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Retired U.S. Navy admiral James Stavridis, NATO's former Supreme Allied Commander Europe and  commander of U.S. European Command. Stavridis retired from the Navy in 2013 and is now dean of the Fletcher School of Law and Diplomacy at Tufts University.
Retired U.S. Navy admiral James Stavridis, NATO's former Supreme Allied Commander Europe and commander of U.S. European Command. Stavridis retired from the Navy in 2013 and is now dean of the Fletcher School of Law and Diplomacy at Tufts University. (U.S. Navy)

NATO’s former top military commander has warned that the widening sectarian conflict in Syria and Iraq could engulf a broader region in the Middle East, just as the religious wars in Europe did in the 16th and 17th centuries.

James Stavridis, who served as the alliance’s supreme commander until last year, said that although Syria and Iraq are the flashpoints of the conflict at the moment, Lebanon and other nearby nations could easily be sucked into a war. He said the conflicts present a direct security threat to Europe as well.

“I worry deeply about the potential for this Sunni-Shia conflict to widen into a truly regional war,” Stavridis said.

Analysts and diplomats in the region have warned that the civil war in Syria and the escalating intercommunal violence in neighboring Iraq are becoming a regional conflagration spanning the 363-mile desert border between the two nations. Both conflicts pit Shiite-led government forces against mainly Sunni Muslim insurgent groups.

“If we look back on the wars of the reformation in Europe, which pit Catholic versus Protestant, we can see how this kind of inter-religious conflict can consume an entire region,” Stavridis said referring to the series of armed conflicts that devastated much of central and western Europe and killed millions.

Stavridis’ warning comes as the Islamic State in Iraq and the Levant (ISIL), a powerful al-Qaida-affiliated group and the main jihadist force operating on both sides of the porous frontier, is battling to unite Sunni populations in eastern Syria and western Iraq. The militants already control swathes of territory, advancing their aim to establish an Islamic Emirate, which would unite the desert region.

ISIL has become the main source of terrorism inside both nations.

In Iraq, at least 8,868 Iraqis were killed in a series of attacks and suicide bombings last year, according to government statistics, making 2013 the bloodiest year since the withdrawal of U.S. forces. Syria is being torn apart in a three-way war between rival opposition groups and the Shiite-dominated army of President Bashar Assad that has claimed 130,000 lives and generated nearly 2.3 million refugees, according to U.N. statistics.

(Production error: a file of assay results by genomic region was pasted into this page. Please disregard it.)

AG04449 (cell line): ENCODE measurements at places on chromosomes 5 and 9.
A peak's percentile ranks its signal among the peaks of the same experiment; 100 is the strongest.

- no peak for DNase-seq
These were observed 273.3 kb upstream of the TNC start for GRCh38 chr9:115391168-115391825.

Currently, the focus of the fighting in Syria is between ISIL and more moderate, Western-backed Sunni rivals. This has claimed about 700 lives since the beginning of the year, mostly around the northern city of Aleppo, according to the London-based Syrian Observatory for Human Rights. In December, the United States suspended its official aid shipments to the Western-backed Free Syrian Army, after some U.S. aid was seized by a collection of al-Qaida-linked militias.

Across the border in Iraq’s Anbar province, ISIL rallied the support of local Sunni tribesmen angry with the Shiite-led government of Prime Minister Nouri al-Maliki and seized control of the cities of Fallujah and Ramadi.

The Associated Press reported on Monday that Iraqi government forces and allied tribal militias had launched an offensive to push al-Qaida militants from parts of Ramadi. But the center of Fallujah — where nearly 100 U.S. Marines were killed and hundreds wounded in a battle 10 years ago — remains in jihadist hands.

On Monday, Iraq’s Deputy Interior Minister Adnan al-Asadi claimed that the al-Qaida-linked fighters now possess enough heavy weapons to mount an attack on Baghdad itself, The AP said.